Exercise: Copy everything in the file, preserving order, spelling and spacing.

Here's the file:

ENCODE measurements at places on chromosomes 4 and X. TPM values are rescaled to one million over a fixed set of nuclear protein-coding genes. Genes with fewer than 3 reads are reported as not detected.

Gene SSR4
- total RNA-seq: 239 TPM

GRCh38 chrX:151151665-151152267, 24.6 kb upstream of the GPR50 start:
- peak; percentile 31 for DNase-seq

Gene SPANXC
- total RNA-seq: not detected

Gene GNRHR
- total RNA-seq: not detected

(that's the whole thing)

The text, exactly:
ENCODE measurements at places on chromosomes 4 and X. TPM values are rescaled to one million over a fixed set of nuclear protein-coding genes. Genes with fewer than 3 reads are reported as not detected.

Gene SSR4
- total RNA-seq: 239 TPM

GRCh38 chrX:151151665-151152267, 24.6 kb upstream of the GPR50 start:
- peak; percentile 31 for DNase-seq

Gene SPANXC
- total RNA-seq: not detected

Gene GNRHR
- total RNA-seq: not detected